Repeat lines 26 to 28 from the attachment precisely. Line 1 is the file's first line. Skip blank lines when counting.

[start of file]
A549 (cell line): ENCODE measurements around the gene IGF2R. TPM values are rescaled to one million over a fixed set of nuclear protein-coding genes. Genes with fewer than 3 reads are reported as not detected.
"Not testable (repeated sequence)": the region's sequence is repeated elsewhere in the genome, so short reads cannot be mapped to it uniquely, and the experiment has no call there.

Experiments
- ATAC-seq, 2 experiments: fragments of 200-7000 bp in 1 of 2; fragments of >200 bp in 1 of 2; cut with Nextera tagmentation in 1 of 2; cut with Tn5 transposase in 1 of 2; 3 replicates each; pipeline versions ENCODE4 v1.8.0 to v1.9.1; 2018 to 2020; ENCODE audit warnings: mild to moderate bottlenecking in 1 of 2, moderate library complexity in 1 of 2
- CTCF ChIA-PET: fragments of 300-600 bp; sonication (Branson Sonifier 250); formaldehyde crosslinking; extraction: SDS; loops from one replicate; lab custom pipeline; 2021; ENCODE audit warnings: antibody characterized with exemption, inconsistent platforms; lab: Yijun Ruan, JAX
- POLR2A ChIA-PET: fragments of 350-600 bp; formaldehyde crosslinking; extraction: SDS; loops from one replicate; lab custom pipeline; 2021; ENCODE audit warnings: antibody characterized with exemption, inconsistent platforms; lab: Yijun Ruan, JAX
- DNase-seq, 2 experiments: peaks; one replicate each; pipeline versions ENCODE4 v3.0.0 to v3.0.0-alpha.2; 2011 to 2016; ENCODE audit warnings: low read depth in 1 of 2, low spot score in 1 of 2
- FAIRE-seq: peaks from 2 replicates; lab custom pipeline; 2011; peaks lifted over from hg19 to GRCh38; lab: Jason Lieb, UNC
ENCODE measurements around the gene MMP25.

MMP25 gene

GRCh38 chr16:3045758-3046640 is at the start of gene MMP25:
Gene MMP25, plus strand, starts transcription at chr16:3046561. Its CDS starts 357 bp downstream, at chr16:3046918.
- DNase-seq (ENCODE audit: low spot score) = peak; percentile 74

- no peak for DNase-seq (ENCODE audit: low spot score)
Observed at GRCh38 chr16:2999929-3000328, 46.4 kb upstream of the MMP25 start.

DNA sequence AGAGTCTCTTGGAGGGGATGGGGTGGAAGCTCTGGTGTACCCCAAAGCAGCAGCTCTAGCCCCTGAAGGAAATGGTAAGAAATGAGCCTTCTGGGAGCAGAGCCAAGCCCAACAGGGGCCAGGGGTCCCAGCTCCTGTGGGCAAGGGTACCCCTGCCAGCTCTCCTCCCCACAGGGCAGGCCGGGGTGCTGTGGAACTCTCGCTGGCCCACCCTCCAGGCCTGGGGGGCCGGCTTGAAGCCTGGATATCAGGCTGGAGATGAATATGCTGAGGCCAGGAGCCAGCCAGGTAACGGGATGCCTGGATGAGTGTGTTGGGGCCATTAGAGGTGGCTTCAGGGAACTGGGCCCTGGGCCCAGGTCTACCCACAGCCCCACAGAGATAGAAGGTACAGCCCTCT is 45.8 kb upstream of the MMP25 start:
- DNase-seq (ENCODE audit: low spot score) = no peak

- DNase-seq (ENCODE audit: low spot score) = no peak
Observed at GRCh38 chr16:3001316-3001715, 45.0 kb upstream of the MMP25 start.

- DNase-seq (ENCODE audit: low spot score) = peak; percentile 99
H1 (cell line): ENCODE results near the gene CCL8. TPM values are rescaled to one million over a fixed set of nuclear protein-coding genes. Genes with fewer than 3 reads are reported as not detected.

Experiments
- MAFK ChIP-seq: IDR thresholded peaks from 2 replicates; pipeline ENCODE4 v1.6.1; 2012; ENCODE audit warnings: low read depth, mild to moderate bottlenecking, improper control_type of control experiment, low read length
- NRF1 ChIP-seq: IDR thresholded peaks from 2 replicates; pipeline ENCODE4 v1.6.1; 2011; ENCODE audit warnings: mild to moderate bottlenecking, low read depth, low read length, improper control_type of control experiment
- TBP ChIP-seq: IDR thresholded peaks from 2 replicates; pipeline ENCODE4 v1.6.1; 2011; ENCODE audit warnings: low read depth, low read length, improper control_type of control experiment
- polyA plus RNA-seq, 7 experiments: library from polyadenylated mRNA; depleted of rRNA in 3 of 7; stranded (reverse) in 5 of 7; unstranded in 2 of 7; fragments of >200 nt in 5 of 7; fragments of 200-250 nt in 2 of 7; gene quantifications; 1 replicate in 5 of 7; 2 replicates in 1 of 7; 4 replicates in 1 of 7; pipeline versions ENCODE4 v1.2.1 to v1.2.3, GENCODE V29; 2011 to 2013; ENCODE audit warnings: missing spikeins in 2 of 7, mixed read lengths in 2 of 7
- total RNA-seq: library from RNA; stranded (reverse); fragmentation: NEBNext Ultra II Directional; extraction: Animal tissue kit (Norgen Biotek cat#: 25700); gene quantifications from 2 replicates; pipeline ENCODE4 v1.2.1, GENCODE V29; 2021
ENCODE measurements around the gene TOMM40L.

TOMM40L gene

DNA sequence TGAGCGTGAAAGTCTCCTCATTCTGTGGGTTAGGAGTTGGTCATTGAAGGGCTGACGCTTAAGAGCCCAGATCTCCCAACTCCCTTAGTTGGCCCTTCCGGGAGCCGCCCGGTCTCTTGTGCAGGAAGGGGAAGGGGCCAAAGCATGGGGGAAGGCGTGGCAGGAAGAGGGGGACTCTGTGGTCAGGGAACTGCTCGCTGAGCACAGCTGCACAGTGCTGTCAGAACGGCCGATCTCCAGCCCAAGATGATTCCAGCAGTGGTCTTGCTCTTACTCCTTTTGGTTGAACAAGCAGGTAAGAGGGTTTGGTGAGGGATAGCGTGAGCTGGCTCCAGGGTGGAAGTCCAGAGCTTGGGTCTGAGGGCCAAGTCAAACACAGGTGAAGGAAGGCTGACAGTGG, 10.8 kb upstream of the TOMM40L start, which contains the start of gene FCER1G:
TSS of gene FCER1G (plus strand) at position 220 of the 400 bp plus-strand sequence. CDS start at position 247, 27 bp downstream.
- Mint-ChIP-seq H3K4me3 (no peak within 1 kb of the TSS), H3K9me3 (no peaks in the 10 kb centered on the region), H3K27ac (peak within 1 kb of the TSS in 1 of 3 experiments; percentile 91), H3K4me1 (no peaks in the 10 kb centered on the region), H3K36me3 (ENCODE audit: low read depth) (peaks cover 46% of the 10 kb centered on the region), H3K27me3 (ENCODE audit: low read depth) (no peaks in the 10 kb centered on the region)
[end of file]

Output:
- polyA plus RNA-seq, 7 experiments: library from polyadenylated mRNA; depleted of rRNA in 3 of 7; stranded (reverse) in 5 of 7; unstranded in 2 of 7; fragments of >200 nt in 5 of 7; fragments of 200-250 nt in 2 of 7; gene quantifications; 1 replicate in 5 of 7; 2 replicates in 1 of 7; 4 replicates in 1 of 7; pipeline versions ENCODE4 v1.2.1 to v1.2.3, GENCODE V29; 2011 to 2013; ENCODE audit warnings: missing spikeins in 2 of 7, mixed read lengths in 2 of 7
- total RNA-seq: library from RNA; stranded (reverse); fragmentation: NEBNext Ultra II Directional; extraction: Animal tissue kit (Norgen Biotek cat#: 25700); gene quantifications from 2 replicates; pipeline ENCODE4 v1.2.1, GENCODE V29; 2021
ENCODE measurements around the gene TOMM40L.